Victory Vitamin Blog – 2 Kings 17:7-8

“All this took place because the Israelites had sinned against the LORD…”

-2 Kings 17:7-8 NIV


At this point in Israel’s history the kingdom was divided.  They demanded a king, there was an argument now there were two kings and two separate kingdoms of Israel.  The Northern kingdom was attacked and taken over by the Assyrians and the Southern Kingdom would fall shortly.  Israel would never be the same.  Why did this happen?  Read the verse above.  God had given the Israelites hundreds and hundreds of chances.  They insisted on disobeying Him and worshiping false gods instead.  Since they didn’t want the LORD as their God, the LORD withdrew His protection and they were overrun.  They reaped what they sowed.  They made their bed and now they were lying in it. It’s typical for humans to blame God when bad things happen, but is that really fair?  There are natural, logical consequences for our sinful choices.  If you rob a bank and land in prison, is that God’s fault?  Of course, there are tragic events that do not arise directly from our sinful actions but even then, be careful about blaming God.  We live in a sinful world.  Bad things happen in a sinful world.  Crime, disease, death.  It is best that we hold our tongue and let God be God.  Even in the worst circumstances we rejoice that our God has delivered us from the ultimate consequence of sin.  Jesus reaped what we sowed.  We made the bed, and Jesus laid in it for three days before He came back to life, earning forgiveness and eternal life for all who trust in Him.  All evil happens because there is sin in this world.  Nevertheless, we say, “Thanks be to God!  He gives us the victory through our Lord Jesus Christ.  (1 Corinthians 15:57)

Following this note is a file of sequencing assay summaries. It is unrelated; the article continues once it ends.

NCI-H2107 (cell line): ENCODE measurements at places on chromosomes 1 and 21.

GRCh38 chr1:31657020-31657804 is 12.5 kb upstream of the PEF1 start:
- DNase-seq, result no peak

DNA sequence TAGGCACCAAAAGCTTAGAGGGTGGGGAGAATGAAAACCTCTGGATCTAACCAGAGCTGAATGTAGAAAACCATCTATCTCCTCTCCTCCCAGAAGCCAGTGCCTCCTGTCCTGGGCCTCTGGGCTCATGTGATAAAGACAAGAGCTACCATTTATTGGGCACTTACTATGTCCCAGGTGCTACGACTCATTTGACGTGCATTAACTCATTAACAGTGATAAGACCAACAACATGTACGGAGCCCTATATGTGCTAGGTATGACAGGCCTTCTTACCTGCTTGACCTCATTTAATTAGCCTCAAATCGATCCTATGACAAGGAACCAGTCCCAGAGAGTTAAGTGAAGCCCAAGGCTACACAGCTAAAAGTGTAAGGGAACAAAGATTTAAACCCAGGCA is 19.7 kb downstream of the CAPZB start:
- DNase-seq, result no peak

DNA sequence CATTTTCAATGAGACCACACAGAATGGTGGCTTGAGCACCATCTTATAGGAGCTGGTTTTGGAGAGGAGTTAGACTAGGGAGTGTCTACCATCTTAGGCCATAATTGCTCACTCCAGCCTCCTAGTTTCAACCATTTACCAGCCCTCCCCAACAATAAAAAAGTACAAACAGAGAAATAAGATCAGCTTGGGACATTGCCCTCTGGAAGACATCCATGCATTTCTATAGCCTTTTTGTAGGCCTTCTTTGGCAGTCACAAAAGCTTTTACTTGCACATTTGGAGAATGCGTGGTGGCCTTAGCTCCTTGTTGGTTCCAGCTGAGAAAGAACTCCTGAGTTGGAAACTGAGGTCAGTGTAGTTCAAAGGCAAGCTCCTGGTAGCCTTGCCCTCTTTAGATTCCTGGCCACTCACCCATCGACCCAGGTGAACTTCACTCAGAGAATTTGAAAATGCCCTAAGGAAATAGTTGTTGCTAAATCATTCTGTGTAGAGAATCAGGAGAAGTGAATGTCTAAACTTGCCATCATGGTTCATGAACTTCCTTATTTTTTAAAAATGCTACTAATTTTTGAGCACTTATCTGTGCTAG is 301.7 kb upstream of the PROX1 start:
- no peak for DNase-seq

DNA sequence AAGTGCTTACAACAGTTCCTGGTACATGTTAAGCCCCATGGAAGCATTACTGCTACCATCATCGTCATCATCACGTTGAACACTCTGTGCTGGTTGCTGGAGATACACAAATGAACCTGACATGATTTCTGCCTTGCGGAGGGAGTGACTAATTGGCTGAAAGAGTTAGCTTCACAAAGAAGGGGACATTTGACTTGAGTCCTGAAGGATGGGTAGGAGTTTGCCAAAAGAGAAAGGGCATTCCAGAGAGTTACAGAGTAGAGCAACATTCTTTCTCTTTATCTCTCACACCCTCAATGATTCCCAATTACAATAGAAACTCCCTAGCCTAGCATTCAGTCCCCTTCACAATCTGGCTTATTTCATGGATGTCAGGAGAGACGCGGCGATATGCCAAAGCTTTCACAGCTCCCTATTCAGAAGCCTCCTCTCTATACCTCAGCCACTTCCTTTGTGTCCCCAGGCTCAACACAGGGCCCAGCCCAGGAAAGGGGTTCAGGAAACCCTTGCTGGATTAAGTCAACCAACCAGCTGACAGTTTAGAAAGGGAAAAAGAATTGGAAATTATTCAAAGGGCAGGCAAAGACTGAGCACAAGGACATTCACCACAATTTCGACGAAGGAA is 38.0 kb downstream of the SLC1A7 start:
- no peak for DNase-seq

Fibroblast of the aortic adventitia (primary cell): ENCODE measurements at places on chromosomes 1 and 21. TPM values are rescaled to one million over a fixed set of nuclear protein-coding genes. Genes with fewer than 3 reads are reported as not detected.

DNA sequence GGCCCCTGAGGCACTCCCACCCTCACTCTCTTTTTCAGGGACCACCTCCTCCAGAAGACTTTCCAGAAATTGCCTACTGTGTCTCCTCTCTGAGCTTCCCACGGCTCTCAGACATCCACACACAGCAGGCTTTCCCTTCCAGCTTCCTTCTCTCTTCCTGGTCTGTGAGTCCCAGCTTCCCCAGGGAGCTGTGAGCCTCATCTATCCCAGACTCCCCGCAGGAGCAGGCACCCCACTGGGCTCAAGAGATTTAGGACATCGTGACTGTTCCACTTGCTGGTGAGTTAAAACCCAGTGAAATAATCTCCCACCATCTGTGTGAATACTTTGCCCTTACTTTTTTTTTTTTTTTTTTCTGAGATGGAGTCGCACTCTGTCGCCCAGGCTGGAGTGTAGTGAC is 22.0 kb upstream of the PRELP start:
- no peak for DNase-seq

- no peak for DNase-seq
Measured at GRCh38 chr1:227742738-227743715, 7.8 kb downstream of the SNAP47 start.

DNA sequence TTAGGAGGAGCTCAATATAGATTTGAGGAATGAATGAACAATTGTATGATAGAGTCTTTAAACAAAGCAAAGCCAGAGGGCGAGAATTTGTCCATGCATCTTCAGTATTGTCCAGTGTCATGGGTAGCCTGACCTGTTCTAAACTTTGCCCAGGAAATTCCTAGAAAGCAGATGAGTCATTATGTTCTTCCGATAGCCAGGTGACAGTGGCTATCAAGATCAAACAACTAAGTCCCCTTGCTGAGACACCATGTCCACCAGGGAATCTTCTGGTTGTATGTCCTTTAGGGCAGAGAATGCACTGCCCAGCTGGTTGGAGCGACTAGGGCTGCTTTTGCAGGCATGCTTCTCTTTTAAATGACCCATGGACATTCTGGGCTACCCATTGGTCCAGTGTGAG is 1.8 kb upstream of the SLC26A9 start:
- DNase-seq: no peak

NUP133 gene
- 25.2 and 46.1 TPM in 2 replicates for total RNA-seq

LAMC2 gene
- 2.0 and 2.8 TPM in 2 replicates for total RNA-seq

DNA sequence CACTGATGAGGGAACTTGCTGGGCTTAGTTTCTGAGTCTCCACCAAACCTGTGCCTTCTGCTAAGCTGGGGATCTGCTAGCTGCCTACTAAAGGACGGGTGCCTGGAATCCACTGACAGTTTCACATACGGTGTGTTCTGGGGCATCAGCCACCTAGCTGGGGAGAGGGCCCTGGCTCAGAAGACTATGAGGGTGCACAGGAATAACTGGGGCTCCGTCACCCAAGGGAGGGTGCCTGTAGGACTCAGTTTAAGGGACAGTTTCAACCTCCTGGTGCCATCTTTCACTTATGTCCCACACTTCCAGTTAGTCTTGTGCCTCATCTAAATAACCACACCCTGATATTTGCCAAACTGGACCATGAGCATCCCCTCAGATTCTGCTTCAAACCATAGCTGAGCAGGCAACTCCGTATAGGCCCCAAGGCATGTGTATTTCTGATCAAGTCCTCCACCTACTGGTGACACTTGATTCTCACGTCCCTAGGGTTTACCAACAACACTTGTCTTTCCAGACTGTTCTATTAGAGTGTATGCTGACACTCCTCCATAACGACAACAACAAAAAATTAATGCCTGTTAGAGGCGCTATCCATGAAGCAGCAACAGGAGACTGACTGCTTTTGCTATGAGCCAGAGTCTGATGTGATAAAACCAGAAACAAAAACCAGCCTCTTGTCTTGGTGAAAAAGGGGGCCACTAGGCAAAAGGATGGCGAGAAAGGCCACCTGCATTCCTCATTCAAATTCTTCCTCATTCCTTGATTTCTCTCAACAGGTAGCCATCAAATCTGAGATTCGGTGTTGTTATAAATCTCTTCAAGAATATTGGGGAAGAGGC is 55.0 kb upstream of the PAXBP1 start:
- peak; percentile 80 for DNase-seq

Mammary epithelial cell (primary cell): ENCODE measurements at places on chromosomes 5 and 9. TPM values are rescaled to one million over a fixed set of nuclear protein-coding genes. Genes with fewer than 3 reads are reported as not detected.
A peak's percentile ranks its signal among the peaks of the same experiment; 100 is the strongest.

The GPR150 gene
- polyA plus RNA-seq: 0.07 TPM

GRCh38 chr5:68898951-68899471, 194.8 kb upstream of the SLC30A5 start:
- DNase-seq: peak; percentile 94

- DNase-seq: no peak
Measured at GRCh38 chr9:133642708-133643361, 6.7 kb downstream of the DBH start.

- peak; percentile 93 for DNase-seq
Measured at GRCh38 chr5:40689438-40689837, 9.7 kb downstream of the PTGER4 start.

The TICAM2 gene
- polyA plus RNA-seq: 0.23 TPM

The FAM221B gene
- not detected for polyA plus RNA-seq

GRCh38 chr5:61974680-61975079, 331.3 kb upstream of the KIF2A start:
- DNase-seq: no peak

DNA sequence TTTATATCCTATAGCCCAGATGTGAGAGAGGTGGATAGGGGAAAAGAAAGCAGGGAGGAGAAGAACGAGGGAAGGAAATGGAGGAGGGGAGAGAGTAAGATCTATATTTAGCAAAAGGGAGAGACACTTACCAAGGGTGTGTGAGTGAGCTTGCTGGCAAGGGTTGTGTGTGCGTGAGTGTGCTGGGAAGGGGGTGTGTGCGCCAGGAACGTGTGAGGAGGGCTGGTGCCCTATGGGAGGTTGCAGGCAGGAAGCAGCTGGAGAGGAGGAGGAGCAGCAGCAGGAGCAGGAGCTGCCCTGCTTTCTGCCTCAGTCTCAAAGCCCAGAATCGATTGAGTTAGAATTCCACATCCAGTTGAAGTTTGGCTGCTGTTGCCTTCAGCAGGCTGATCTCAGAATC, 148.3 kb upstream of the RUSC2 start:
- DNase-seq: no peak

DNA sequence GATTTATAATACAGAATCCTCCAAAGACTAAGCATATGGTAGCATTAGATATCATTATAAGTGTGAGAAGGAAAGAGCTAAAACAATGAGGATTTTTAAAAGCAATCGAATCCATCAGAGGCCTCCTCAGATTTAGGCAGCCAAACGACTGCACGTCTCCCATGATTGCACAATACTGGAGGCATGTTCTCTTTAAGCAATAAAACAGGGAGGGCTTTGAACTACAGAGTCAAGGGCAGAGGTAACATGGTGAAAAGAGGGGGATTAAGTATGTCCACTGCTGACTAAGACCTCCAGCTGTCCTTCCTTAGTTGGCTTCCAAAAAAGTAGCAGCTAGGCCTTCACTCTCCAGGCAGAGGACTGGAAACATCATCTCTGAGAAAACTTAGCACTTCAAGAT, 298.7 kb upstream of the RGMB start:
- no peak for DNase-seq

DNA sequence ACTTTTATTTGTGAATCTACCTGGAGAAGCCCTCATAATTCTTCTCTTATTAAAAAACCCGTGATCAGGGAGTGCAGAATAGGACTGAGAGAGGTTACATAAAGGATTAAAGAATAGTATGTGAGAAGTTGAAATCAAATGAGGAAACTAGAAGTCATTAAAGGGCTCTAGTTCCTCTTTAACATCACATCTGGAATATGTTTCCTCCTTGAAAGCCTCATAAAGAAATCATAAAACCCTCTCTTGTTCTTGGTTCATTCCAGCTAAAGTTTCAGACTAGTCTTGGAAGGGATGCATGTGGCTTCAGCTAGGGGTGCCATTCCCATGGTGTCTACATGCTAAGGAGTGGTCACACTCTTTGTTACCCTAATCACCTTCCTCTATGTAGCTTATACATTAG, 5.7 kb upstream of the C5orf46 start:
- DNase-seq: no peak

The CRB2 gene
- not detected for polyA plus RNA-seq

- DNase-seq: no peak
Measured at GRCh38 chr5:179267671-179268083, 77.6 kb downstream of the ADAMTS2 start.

Victory Vitamin Blog – 1 Kings 18:18

“I have not made trouble for Israel, but you and your father’s family have.  You have abandoned the LORD’S commands and have followed the Baals.” 

-1 Kings 18:18 NIV



These words were spoken by the prophet Elijah to Ahab.  Ahab was the most wicked king to ever rule over the people of Israel, and that’s quite a feat.  Elijah was literally risking his life by confronting Ahab and telling him that he had abandoned the LORD”S commands, but that’s what the LORD told Elijah to do.  Elijah was telling Ahab something that would benefit him greatly if only Ahab would listen.  But Ahab did not like to be told that he was wrong.  How well do YOU receive rebuke?  Many people tend to get defensive and retaliate by pointing out the faults of the messenger or trying to justify their own sinful actions.  It’s not just little children who need guidance and correction, we’re all sinners, and we all stray from the path God has laid out in His Word.  Whether it’s a friend, your pastor, a church member, or a complete stranger, we should be thankful for those who have the courage to rebuke and correct us when we’re wrong.  Thankfully we have a loving heavenly Father who forgives all our sins.  In mercy and love He provides people to help keep us on track.  Be wise, be humble and listen to them.